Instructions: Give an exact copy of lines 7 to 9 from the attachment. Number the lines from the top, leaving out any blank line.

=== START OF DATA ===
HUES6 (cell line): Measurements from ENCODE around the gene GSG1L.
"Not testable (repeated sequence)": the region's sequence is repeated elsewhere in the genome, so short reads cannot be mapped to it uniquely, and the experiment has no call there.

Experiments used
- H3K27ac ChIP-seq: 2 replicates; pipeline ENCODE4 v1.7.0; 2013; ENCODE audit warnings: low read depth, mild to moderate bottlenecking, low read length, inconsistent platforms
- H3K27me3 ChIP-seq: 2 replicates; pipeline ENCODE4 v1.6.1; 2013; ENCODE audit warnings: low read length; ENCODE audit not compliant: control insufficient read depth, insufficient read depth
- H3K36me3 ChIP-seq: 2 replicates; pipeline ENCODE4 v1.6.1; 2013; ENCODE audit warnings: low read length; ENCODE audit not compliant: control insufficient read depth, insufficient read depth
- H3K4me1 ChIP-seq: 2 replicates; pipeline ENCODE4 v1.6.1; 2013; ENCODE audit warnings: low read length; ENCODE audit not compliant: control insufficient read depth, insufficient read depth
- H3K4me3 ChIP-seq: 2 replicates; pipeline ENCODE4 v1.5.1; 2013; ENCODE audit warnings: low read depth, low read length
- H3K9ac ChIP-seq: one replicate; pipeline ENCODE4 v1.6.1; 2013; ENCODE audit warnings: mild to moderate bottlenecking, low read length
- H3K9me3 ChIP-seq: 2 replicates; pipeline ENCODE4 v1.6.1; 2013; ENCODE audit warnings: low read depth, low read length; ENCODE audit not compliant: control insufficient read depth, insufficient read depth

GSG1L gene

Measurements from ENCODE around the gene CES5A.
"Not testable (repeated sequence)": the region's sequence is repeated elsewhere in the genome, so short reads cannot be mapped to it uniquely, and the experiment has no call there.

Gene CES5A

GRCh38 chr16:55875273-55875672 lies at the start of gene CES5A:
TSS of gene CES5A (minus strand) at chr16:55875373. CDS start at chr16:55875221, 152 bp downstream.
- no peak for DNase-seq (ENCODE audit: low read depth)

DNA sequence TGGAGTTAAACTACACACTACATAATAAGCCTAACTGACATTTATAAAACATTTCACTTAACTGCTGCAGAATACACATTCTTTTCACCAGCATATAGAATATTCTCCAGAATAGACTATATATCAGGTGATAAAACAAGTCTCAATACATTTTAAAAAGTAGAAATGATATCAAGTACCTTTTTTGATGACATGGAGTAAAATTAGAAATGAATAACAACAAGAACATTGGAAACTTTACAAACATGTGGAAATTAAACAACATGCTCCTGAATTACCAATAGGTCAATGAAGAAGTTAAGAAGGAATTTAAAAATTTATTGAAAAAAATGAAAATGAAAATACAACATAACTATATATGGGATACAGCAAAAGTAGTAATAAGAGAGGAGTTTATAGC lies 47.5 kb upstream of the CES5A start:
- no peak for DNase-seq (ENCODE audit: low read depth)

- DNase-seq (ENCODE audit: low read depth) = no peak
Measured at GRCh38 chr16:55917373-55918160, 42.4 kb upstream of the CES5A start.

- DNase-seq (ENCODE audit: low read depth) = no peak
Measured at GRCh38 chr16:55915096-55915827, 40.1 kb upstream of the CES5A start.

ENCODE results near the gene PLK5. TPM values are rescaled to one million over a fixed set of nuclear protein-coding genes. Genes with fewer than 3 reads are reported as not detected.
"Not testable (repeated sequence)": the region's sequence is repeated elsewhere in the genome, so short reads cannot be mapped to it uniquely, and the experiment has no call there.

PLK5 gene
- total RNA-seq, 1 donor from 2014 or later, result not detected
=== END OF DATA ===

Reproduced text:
- H3K4me1 ChIP-seq: 2 replicates; pipeline ENCODE4 v1.6.1; 2013; ENCODE audit warnings: low read length; ENCODE audit not compliant: control insufficient read depth, insufficient read depth
- H3K4me3 ChIP-seq: 2 replicates; pipeline ENCODE4 v1.5.1; 2013; ENCODE audit warnings: low read depth, low read length
- H3K9ac ChIP-seq: one replicate; pipeline ENCODE4 v1.6.1; 2013; ENCODE audit warnings: mild to moderate bottlenecking, low read length